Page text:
Sunday 19 February 201708:07 am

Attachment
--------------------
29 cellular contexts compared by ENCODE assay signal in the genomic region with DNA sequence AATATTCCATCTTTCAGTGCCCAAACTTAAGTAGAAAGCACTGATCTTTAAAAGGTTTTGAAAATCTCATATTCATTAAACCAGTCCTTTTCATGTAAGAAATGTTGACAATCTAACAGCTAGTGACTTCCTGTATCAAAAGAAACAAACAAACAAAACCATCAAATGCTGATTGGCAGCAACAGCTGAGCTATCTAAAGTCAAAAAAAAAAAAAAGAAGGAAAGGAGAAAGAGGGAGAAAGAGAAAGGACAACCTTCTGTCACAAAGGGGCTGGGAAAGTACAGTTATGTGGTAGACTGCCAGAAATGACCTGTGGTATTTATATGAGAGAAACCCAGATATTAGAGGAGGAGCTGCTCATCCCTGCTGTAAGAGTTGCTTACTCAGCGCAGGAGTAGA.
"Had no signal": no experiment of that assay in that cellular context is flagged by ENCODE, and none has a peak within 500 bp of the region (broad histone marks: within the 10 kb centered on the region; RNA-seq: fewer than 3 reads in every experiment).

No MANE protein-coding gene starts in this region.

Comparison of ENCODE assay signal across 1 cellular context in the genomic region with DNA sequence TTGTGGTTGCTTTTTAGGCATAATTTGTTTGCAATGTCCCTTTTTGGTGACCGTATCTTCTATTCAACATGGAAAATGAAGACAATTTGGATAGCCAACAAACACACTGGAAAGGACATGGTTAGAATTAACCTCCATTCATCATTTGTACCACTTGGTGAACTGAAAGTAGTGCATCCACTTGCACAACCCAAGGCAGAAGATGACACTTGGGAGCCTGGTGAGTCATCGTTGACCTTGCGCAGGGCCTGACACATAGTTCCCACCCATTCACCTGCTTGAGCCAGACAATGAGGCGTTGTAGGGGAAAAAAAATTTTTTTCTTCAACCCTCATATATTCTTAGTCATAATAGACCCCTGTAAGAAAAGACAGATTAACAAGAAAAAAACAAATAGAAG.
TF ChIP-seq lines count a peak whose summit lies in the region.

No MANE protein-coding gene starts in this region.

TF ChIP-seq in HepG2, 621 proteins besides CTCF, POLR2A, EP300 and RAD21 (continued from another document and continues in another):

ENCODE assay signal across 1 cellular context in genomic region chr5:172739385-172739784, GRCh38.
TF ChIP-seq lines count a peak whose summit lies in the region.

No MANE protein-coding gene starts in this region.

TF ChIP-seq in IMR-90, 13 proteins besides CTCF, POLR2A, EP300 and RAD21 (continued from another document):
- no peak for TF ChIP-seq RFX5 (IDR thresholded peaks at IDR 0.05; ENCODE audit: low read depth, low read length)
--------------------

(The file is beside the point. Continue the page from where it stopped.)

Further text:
"Russia has been a great power for centuries, and remains so. It has always had and still has legitimate zones of interest ... We should not drop our guard in this respect, neither should we allow our opinion to be ignored." This was part of Vladimir Putin’s speech before the Duma, in August 1999. Less than a month after the appointment of retired US Army Lieutenant General Michael Flynn as National Security Advisor in Donald Trump’s administration, Flynn resigned—or, rather, was forced to resign. The reason behind this sudden resignation was a leaked phone call, in which Flynn spoke with Russian ambassador in Washington Sergey Kislyak during the Obama administration. During the leaked call, Flynn could be heard assuring Kislyak that Obama’s sanctions on Russia would be lifted soon under the new president’s regime. This case is one among many that describes the new ties between Russia and the US after Trump assumed his position in the White House. Reports confirmed that this close relationship indicated mutual interests between Trump and Putin, as well as “trump cards” held by Russians against Trump; piracy, prostitution, and other scandals, thereby forcing Trump to play along with Russian interests. This new US/Trumpian reality lead to the regression of Washington’s dominance over the Middle East, to be replaced by Moscow, and restoring the latter’s status as a great power. In turn, the US fear of Russia became more pronounced during this period. [h2]How Did This Happen?[/h2] Over the past few years, Russia returned to several points of contestation in the Middle East, thus assuming the role of final decision-maker. The Russians formed new alliances, with a long and diverse roster of allies that included states with long-standing political enmities. Everyone gathered at the same table due to their mutual interests with Russia. The Kremlin, which is driven by interests, is also driven by the dream of restoring Russia’s golden era; toward geopolitical aspirations that stretch back not only to the Soviet era, but to Czarist rule. While Washington disappointed its allies by backing out of several Middle Eastern conflicts, the Russians led a more powerful, persistent, and clear pattern, attracting old and current allies, as well as the enemies of the US at the same time. According to the Wall Street Journal, the head of the Council on Foreign and Defense Policy in Moscow Fyodor Lukyanov said: “The Middle East is a way to showcase that the period of Russia’s absence from the international scene as a first-rate state has ended.” Meanwhile, Newsweek pointed out that the Russian President has received 25 visits from leaders of Middle Eastern states, which is five more presidential visits than Obama. Many other Middle Eastern leaders, like Erdogan, are in consensus over the importance of Russia’s role over the past few years. Moreover, others, like Rouhani, have struck several deals worth billions of dollars with Moscow, against the backdrop of Russia’s direct and indirect military involvement in conflicts like Syria and Libya. Moreover, it has singularly drawn together its alliances with Iran and Israel, support for Hamas and Hezbollah, and its relations with the West. [h2]The Man in the Spotlight[/h2] Since the early nineties, Russia had to make peace with geographic retraction, due to the fall of the Soviet Union. There remained only the longing for a resurgence to political power. Such dreams, when the conditions are ripe to achieve them, are a driving force verging on hysteria. This is how experts explained Russia’s resurgence in the Middle East. Others focus on the personality of Putin himself. Born during the Russian golden age, when its dominance began in Afghanistan and extended to the Arctic Ocean, and from the Alpine River to the Sea of Japan, he witnessed the fall of the Soviet Union as a KGB officer. In a profile in the The Guardian, Putin’s true rise to dominance is traced back to when he moved to Moscow to head the KGB. The president at the time, Boris Yeltsin, was impressed, appointing him as prime minister in 1999. The next year, Putin became president. Putin wasted no time in launching his attempts to restore Russia’s dominance to Soviet-era status. He battled the Chechen rebels, chased out the Russian opposition, interfered in Ukraine, and clashed with the West. He paid close attention to Ministry of Defence’s budget, allocating to it a percentage of the gross national product surpassing any other major country’s defence budget, despite the financial problems miring the Russian economy. When the opportunity came in the Middle East, the president assumed Czar-like status, restoring Russian dominance over several countries struck by conflicts. [h2]Syria[/h2] Dmitri Trenin, director of the Carnegie Moscow Center, said in a report in 2014: “Russia’s involvement in the Syrian conflict is motivated by two broad strategic objectives: challenging U.S. dominance in world affairs and aiding the regime of Syrian President Bashar al-Assad in its fight against Islamist radicals, deemed Russia’s deadliest enemies.” Syria is considered a main client of the Russian arms industry, and one of the few geopolitical positions it had retained since the Soviet era. Syria also hosts more than 2,500 Russian extremists involved in the fight against the regime, amid the danger of their return to Russia. The Russian position on the Syrian conflict changed within few years, from attempting to have a national Syrian dialogue holding Assad to more accountability, to direct militarily intervention. This intervention costs Russia an estimated $4 million daily. However, Russia does not consider this a waste, according to Foreign Affairs report. The cost of rebuilding Syria is estimated at $200 billion, funded by Russia, North Korea, China, and Iran. This is in addition to gas and oil drilling at sea, that Moscow launched after a $90 million agreement with the Syrian Ministry of Petroleum. Russian interests in Syria vary between economic, political, and strategic interests, and it is evident that Moscow has dominated the Syrian conflict, rather than Washington. [h2]Libya[/h2] Talks about the Russian role in Libya have sparked again, especially after Khalifa Haftar’s visit to a Russian military base. Russia has intensified efforts to support Haftar through agreements and investments worth tens of billions of dollars, in the energy and arms industries dating back to Gaddafi’s era. Russia intends to maintain, or even expand, these investments during this period. Russia has maintained close ties in Libya, particularly amid the ousted Libyan leader Gaddafi’s increased hostility toward the US. Russia provided him with financial and military aid. The Mediterranean crossing allowed Russia to build a military and political front with Arabic and African countries that surrounded the European Union, and were rich with oil and natural resources. According to a Business Insider report, among Russia’s attempts to restore dominance was its continued commitment to the survival of Gaddafi’s regime through the use of power of veto against NATO intervention in the conflict. After fall of Gaddafi, Haftar arose as a great option for Russia, since he was keen on fighting Islamists, controlling oil fields, and continuing the arms deals. [h2]Iraq[/h2] Recently, there has been increasing discussion of Russia’s arming of the Popular Mobilization Force, and the investments incentives the Iraqi government has granted to Russian companies. Iraqi relations with Russia go back many years, dating back to Iraq’s close ties with the Soviet Union, against their weak ties with Western countries. After 2003, Russia focused on Iraq, out of fear over its oil and business interests. Though Russia rejected the military intervention in Iraq back in 2003, it nonetheless embraced the lawlessness that took effect in the aftermath, and the decline in US dominance over Iraq, allowing it to position itself there, and protecting Russia’s security from terror threats that could reach Russia, Iran and the region in general. Iraq was thus motivated to build closer ties with Russia. In 2014, Iraq was the second largest Russian arms exporter, following India. In 2012, a $4.2 billion arms deal took place between Russia and Baghdad. [h2]Other Countries[/h2] Moreover, Russian interests are also growing in Yemen, in light of close ties between Moscow and Tehran, creating a power duo amid US retraction. Added to this are high-cost business agreements, as well as investments between Moscow and Tehran. Yet, Russia’s alliance with Iran have not prevented it from building strong mutual interest relations with Israel, despite Israel’s historical alliance with the US. Further, though Turkish-Russian relations have witnessed several periods of tension, they are predominantly marked by mutual interests; the Syrian conflict, particularly after Erdogan’s declining confidence in US politics. As for Egypt, Kremlin and Sisi have reinforced ties, despite Egypt being a conventional ally to Washington. Discussions have kicked off regarding building a Russian military base in Egypt, as well as agreements and mutual support. Commenting on these relations, Fellow at the Center for Science and Security Studies at King's College London Dina Esfandiary said: “Iranians feel that Russians are deceiving them, and that they are not going to commit to their promises.” “No other country is capable of doing what Russia is doing,” said Elena Suponina, the Director of the Middle East and Asia Center in Moscow. This reality may indeed prevent Moscow from having any “true friends,” according to Esfandiary. “Iran is unlikely to become Russia’s soul mate, and the most Moscow and Tehran can hope for is a pragmatic relationship based on the two countries’ interests,” said Trenin, director of the Carnegie Moscow Center. “Strategy is defined here as the art of creating power,” according to Sir Lawrence Freedman. It is this type of strategy that Russia is placing its bets on, while Trump grapples with the challenge of reclaiming the status of the US as the largest single regional power, according to the Washington Post.